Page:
Ana quickly realized how much pressure she put on herself and how this affected her performance. Although you want to play your best you need to stay within your abilities otherwise you will make too many unforced errors.

And when you start seeing those errors that makes you even more nervous.

Play the best you can and don’t attempt superhuman play. (unless you are 5:0 behind…)

ANA IVANOVIC: So it was frustrating for me to see that happening. Because I was expecting a good match, and tough match, and I was really hoping it could be much closer.

But again, as I said, it was the first time I was in that situation, and it was many emotions. So, yeah, I guess I can just learn from this, and maybe I can watch a match again, and see what I did wrong.

Ana recognizes that she was frustrated and that she was emotional. This will help her become aware of frustration and other emotions sooner – while still in the match – and let go of them.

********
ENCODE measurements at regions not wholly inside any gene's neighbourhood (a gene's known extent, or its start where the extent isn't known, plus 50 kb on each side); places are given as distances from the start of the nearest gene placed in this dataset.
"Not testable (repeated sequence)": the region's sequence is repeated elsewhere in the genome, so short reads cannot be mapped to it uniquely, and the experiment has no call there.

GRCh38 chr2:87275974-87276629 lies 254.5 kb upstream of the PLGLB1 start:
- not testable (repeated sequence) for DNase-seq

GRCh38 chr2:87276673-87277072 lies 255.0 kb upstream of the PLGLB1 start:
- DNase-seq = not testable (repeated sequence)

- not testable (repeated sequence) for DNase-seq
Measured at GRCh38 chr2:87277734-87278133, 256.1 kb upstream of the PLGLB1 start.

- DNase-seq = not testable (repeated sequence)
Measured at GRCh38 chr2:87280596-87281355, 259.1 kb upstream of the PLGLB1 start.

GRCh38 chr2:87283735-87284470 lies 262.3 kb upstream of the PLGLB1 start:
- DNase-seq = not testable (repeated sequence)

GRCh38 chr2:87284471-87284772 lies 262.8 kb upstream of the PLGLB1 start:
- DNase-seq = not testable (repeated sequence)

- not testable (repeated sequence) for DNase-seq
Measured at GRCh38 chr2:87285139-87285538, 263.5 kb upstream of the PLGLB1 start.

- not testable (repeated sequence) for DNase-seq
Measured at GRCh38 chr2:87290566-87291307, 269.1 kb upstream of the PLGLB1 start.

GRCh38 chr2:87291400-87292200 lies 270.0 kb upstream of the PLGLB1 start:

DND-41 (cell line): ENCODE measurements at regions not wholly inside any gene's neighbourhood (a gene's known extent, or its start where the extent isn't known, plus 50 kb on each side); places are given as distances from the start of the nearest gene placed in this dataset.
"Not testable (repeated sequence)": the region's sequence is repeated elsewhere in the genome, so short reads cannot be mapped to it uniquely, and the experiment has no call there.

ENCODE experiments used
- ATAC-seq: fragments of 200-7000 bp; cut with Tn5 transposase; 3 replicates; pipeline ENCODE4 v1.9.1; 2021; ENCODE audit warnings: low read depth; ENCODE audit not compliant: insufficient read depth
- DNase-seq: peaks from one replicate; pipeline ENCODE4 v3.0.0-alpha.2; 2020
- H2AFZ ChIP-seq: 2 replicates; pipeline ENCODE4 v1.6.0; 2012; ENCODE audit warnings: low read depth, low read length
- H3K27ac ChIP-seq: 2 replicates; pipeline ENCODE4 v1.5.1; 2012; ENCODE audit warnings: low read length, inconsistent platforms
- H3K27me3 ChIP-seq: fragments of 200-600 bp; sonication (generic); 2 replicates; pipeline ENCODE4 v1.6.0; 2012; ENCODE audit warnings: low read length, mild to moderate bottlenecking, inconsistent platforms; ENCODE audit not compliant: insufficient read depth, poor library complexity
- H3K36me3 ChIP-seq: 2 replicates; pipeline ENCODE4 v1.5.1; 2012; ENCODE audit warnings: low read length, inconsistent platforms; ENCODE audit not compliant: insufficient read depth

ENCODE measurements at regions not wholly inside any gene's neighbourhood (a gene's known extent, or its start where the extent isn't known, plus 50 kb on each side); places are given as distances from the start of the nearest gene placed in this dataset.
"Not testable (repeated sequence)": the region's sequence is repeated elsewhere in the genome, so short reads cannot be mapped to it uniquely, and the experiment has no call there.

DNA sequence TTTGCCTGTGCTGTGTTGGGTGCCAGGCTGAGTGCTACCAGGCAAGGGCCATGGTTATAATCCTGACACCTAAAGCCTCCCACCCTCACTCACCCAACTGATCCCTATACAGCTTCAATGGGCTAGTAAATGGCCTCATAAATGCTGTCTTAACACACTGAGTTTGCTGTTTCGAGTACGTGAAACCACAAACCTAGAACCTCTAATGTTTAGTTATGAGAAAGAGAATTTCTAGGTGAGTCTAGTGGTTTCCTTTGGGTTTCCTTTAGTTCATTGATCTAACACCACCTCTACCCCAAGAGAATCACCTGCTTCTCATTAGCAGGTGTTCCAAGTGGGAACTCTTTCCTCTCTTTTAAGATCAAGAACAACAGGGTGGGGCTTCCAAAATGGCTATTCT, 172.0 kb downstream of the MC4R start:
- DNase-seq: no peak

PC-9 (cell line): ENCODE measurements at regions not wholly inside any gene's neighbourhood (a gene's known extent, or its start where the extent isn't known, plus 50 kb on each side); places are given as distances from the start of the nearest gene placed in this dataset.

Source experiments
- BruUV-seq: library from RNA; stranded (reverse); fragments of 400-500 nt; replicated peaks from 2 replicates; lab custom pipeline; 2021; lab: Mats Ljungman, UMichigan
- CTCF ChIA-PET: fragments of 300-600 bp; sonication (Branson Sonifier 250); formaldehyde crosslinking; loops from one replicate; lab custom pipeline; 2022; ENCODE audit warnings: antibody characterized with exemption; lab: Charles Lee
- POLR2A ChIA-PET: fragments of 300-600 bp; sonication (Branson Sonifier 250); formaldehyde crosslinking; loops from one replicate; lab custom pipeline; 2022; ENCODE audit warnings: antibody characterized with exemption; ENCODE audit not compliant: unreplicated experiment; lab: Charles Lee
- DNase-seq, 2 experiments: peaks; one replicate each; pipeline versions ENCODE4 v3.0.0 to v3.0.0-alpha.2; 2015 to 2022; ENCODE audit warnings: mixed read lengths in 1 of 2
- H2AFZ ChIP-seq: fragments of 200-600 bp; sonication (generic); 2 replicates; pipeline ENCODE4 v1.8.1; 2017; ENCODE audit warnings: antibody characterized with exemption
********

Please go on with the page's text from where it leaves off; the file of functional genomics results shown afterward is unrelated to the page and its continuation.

Everyone of course needs to go through losses like this. No one can tell how it is and what you need to do. You need to experience it, feel it and know how damaging frustration and similar emotions are to your performance.

ANA IVANOVIC: Well, I still think I did everything I could. Just — I had a really good practice yesterday, and good preparation today, and I was really feeling comfortable coming into a final. But I just, I guess, just, once I was on the court and I was in the situation, I was thinking more about the occasion than about my game. And that’s what I was afraid of for today’s match.

But looking back, it just, basically, nothing you can really control. You can just try to learn. And now I know the feeling. So next time, probably, when that feeling comes, I will know how to deal with it better. And I can just learn from this. And looking back, I can’t regret anything I did.

What can you control in a tennis match?

Nothing. And that’s a very advanced level of thinking what Ana demonstrates here. If she can really understand that nothing is under her control, she can let go of pressure and play her best.